I have a lot of respect for Sue, even though I don’t exactly agree with her take on mysticism.

    I consider myself a rational mystic and have just put Horgan’s book in my basket.

  2. The Neural Buddhists
    David Brooks, political columnist for the New York Times wrote a column this week implying that this may be where neuroscience is heading. From his column:

    Over the past several years, the momentum has shifted away from hard-core materialism. The brain seems less like a cold machine. It does not operate like a computer. Instead, meaning, belief and consciousness seem to emerge mysteriously from idiosyncratic networks of neural firings. Those squishy things called emotions play a gigantic role in all forms of thinking. Love is vital to brain development.

    This new wave of research will not seep into the public realm in the form of militant atheism. Instead it will lead to what you might call neural Buddhism.

    If you survey the literature (and I’d recommend books by Newberg, Daniel J. Siegel, Michael S. Gazzaniga, Jonathan Haidt, Antonio Damasio and Marc D. Hauser if you want to get up to speed), you can see that certain beliefs will spread into the wider discussion.

    First, the self is not a fixed entity but a dynamic process of relationships. Second, underneath the patina of different religions, people around the world have common moral intuitions. Third, people are equipped to experience the sacred, to have moments of elevated experience when they transcend boundaries and overflow with love. Fourth, God can best be conceived as the nature one experiences at those moments, the unknowable total of all there is.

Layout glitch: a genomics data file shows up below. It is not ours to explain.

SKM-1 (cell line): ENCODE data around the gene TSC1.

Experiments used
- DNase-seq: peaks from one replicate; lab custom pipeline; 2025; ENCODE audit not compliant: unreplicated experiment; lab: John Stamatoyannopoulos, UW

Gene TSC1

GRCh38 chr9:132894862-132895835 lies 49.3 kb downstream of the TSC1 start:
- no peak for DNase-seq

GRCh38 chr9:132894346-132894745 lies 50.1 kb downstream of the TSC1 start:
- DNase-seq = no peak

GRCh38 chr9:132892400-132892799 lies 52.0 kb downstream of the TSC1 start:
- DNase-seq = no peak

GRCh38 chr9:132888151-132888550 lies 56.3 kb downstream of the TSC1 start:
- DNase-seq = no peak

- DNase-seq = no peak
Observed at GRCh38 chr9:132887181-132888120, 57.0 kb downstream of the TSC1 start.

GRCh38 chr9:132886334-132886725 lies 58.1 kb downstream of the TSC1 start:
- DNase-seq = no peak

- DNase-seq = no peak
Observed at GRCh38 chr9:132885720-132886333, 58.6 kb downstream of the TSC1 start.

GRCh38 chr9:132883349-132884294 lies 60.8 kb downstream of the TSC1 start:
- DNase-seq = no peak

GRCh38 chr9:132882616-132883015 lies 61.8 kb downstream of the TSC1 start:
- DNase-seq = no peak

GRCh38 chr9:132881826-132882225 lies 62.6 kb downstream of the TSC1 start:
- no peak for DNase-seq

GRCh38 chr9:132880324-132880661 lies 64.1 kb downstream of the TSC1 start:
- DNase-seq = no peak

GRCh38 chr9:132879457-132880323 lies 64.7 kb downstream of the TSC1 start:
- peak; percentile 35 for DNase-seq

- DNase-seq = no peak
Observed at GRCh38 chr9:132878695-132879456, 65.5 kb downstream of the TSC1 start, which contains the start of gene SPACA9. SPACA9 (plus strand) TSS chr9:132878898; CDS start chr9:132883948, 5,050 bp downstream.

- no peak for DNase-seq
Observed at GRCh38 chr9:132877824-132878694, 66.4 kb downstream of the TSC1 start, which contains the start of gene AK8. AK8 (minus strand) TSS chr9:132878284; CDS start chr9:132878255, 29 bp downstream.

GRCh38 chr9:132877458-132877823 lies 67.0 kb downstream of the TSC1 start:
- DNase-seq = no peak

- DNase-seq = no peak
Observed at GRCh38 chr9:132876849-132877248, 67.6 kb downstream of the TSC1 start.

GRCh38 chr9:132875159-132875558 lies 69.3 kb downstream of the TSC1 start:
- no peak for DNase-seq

In their arguments with Christopher Hitchens and Richard Dawkins, the faithful have been defending the existence of God. That was the easy debate. The real challenge is going to come from people who feel the existence of the sacred, but who think that particular religions are just cultural artifacts built on top of universal human traits. It’s going to come from scientists whose beliefs overlap a bit with Buddhism.

    In unexpected ways, science and mysticism are joining hands and reinforcing each other. That’s bound to lead to new movements that emphasize self-transcendence but put little stock in divine law or revelation. Orthodox believers are going to have to defend particular doctrines and particular biblical teachings. They’re going to have to defend the idea of a personal God, and explain why specific theologies are true guides for behavior day to day. I’m not qualified to take sides, believe me. I’m just trying to anticipate which way the debate is headed. We’re in the middle of a scientific revolution. It’s going to have big cultural effects.

    To see a column of this nature (written by someone best known for his political commentary) appear in the NYT leads me to believe that the concept of Rational Mysticism may gain traction quicker than we know.

    (I’ve been having trouble with the link above – if it doesn’t work you should be able to get their through the main page – the Times requirs free registration).